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Norbert’s Gambit, explained

Norbert's Gambit

Norbert’s Gambit is a financial strategy used by investors to convert funds between Canadian and US dollars (or vice versa) in a cost-effective manner, minimizing the impact of currency exchange fees. This method is particularly popular among investors who trade on Canadian and US stock exchanges and wish to take advantage of lower foreign exchange fees compared to those typically charged by banks or currency exchange services.

The gambit works by buying a security that is listed on both a Canadian and a US stock exchange in one currency, and then immediately selling the same security on the other exchange in the other currency. One of the most commonly used securities for this purpose is the dual-listed stock of a large corporation or exchange-traded funds (ETFs) that are traded in both currencies. By doing so, the investor essentially converts their funds at a rate much closer to the market’s interbank exchange rate, with the main costs being the brokerage fees for buying and selling the shares, which can be significantly lower than the fees for a direct currency conversion.

It’s important to note that while Norbert’s Gambit can be an effective way to save on exchange fees, it does carry some risks and complexities. These include the potential for exchange rate fluctuations between the purchase and sale of the securities, as well as the need for a brokerage account that allows for trading on both Canadian and US exchanges. Additionally, executing the strategy requires a clear understanding of the process and careful planning to ensure that all steps are completed efficiently and effectively.

Investors considering Norbert’s Gambit should also be aware of the tax implications and any potential legal and regulatory considerations, especially regarding the declaration of foreign assets and income. As with any investment strategy, it’s advisable to consult with a financial advisor or a tax professional to fully understand the benefits and risks involved.

Tax implications of Norbert’s Gambit

The tax implications of Norbert’s Gambit, a strategy used to convert currencies at a lower cost by exploiting the price differences of a security listed in two different currencies, can vary depending on the investor’s specific situation and the jurisdictions involved. Here are some key considerations regarding the Canadian context:

  1. Capital Gains or Losses: When you execute Norbert’s Gambit, you buy and then sell a security. If there is any difference in the value of the security from the time you buy it to the time you sell it, this could result in a capital gain or loss. Even small fluctuations in the exchange rate or the price of the security between the purchase and the sale can create a taxable event. In Canada, 50% of capital gains are taxable, while capital losses can be used to offset capital gains.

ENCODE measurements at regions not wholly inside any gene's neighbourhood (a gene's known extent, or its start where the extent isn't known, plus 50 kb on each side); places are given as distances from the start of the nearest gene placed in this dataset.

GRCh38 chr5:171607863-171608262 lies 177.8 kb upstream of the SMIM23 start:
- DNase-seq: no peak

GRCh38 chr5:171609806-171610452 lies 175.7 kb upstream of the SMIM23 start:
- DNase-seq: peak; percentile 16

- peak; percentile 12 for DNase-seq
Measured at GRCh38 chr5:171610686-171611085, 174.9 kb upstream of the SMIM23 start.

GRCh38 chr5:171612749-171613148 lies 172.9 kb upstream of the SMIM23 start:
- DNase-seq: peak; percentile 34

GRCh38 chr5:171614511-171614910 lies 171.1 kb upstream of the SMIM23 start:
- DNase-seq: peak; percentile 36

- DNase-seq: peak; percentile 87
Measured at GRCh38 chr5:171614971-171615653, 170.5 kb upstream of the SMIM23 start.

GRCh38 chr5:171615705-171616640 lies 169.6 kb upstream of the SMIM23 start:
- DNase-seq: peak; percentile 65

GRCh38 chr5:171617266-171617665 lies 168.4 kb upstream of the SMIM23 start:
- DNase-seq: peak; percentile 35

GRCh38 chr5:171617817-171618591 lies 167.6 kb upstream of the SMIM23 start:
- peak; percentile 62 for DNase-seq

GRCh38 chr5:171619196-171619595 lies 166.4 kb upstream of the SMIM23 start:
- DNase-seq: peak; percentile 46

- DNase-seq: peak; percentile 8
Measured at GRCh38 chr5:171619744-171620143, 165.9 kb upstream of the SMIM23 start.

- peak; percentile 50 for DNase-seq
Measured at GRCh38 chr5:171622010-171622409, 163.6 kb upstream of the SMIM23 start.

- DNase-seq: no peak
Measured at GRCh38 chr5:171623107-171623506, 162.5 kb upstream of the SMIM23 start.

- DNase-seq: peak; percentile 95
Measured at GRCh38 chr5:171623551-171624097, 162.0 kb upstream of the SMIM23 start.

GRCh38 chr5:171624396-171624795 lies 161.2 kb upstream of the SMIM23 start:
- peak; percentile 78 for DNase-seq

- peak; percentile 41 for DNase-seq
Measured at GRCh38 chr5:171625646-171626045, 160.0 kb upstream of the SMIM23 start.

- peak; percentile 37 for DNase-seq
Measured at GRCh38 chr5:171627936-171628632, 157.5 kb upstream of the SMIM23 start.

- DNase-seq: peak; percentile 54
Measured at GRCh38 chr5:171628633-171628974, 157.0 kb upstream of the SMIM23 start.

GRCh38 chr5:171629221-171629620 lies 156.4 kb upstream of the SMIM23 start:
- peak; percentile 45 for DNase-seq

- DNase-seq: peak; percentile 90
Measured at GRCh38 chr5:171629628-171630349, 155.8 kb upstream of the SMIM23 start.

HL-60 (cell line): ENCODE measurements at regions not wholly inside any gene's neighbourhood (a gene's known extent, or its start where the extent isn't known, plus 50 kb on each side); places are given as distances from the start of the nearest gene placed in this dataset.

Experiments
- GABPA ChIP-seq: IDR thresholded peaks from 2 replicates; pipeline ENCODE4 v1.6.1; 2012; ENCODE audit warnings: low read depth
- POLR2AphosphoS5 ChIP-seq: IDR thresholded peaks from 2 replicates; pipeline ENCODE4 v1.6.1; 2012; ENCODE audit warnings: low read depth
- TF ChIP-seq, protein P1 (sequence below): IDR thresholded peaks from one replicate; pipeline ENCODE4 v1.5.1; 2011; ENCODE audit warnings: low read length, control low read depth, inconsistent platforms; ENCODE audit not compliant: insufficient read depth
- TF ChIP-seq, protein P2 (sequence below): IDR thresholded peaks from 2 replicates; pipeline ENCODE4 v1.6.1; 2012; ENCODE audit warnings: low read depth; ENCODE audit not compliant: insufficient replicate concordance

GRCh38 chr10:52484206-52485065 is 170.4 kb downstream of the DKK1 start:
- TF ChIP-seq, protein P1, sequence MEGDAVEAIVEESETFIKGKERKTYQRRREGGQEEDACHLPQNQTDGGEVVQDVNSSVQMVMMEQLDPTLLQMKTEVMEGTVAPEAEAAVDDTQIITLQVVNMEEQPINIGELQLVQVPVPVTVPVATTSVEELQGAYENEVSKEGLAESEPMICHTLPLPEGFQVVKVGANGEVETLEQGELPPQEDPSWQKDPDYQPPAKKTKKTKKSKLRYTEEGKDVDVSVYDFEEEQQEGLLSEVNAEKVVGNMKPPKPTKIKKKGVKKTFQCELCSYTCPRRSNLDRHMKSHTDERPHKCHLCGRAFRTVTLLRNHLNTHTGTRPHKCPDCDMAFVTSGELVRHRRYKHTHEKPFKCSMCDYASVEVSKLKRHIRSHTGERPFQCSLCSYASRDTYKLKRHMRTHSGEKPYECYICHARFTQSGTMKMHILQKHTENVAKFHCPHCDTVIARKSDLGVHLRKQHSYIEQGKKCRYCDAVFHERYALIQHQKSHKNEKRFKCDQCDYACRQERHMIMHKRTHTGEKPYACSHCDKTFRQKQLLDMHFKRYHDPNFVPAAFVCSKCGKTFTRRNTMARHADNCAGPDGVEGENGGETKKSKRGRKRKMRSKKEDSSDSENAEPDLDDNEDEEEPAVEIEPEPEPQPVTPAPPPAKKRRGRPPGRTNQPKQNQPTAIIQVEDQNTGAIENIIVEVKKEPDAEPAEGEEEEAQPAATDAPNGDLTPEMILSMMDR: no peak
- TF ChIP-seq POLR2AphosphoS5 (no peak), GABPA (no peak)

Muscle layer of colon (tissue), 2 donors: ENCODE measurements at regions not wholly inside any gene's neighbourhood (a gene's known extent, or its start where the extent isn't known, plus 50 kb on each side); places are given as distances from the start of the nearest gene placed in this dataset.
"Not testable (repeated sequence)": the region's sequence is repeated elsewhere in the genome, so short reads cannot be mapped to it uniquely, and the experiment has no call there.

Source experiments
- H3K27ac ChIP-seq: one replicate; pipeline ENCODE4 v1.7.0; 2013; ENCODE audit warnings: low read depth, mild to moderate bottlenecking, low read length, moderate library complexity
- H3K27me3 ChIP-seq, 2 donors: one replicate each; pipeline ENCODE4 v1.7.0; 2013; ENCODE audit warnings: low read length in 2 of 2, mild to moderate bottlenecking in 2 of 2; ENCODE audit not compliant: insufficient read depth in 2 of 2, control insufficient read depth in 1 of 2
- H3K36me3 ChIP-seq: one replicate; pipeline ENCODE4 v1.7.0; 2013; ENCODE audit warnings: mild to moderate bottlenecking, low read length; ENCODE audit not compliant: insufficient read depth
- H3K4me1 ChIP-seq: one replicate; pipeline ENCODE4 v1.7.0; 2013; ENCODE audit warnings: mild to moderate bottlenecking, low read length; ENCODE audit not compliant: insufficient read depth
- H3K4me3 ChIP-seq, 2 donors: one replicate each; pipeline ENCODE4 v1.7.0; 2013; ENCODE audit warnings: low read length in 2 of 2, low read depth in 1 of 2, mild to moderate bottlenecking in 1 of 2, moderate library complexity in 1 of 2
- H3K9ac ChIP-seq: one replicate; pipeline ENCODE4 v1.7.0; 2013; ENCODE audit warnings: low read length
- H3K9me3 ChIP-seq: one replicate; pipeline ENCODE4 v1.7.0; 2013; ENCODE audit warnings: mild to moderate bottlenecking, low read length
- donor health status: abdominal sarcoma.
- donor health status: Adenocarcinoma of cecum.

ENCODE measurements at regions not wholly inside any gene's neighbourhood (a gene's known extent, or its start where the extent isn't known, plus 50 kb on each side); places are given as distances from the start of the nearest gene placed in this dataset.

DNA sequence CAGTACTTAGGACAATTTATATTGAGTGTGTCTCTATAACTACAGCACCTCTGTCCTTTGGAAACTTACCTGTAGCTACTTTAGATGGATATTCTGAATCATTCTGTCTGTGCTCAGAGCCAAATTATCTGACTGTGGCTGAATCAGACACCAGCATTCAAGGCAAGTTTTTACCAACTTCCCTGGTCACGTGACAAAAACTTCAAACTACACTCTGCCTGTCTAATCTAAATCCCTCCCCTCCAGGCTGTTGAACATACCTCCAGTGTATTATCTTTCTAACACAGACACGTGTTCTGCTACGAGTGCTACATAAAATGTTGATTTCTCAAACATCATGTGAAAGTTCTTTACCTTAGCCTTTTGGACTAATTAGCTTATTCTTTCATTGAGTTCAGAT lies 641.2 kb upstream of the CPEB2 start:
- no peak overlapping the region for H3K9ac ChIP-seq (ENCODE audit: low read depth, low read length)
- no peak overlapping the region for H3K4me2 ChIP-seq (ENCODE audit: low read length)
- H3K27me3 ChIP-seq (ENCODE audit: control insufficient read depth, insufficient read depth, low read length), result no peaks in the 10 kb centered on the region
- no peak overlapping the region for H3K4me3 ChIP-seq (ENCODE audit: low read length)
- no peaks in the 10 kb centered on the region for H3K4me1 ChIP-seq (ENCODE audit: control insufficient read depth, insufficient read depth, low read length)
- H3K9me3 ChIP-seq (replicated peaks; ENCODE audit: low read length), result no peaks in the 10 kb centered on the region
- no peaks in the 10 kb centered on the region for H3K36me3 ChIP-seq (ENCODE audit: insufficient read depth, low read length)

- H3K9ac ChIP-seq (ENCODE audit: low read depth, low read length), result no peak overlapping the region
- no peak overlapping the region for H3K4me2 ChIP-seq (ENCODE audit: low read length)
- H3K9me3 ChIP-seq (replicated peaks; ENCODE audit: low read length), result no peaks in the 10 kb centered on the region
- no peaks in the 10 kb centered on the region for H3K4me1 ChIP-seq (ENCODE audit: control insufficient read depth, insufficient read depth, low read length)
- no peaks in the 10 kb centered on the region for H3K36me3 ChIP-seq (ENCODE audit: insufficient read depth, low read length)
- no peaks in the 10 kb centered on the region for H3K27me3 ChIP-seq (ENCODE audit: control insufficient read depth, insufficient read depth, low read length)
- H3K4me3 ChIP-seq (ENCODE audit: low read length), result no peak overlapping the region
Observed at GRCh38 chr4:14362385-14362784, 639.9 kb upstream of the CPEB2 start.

2. Currency Conversion for Tax Reporting: All transactions must be reported in Canadian dollars on your Canadian tax return. This means you’ll need to convert the proceeds of the sale, as well as the cost basis of the security purchased, into Canadian dollars using the Bank of Canada’s exchange rate applicable at the time of each transaction. Accurate record-keeping is essential to ensure compliance and to calculate any capital gain or loss correctly.
  3. Wash Sale Rule: It’s important to note that Canada does not have a “wash sale” rule like the United States. In the U.S., selling a security at a loss and repurchasing the same or a “substantially identical” security within 30 days triggers the wash sale rule, disallowing the loss for tax purposes. However, Canadian investors should still be cautious and consult with a tax professional, as the Canada Revenue Agency (CRA) looks for transactions lacking economic substance or primarily intended to create an artificial loss.
  4. Superficial Loss Rule: Canada has what’s known as the “superficial loss rule,” which can deny the claim of a capital loss if the security is repurchased within 30 days before or after the sale by you or an affiliated person and still held 30 days after the sale. While Norbert’s Gambit typically involves immediate selling after buying, investors should be aware of this rule when planning their transactions.
  5. Dividend Withholding Tax: If the security used for Norbert’s Gambit pays a dividend during the period you hold it, there could be tax implications, such as withholding taxes. This is more relevant for longer holding periods or if the timing coincides with the security’s dividend schedule.

Due to the complexity and potential variations in individual circumstances, it’s advisable to consult with a tax professional or financial advisor to understand fully and navigate the tax implications of Norbert’s Gambit. They can provide personalized advice and ensure compliance with the Canada Revenue Agency’s regulations and requirements.

 

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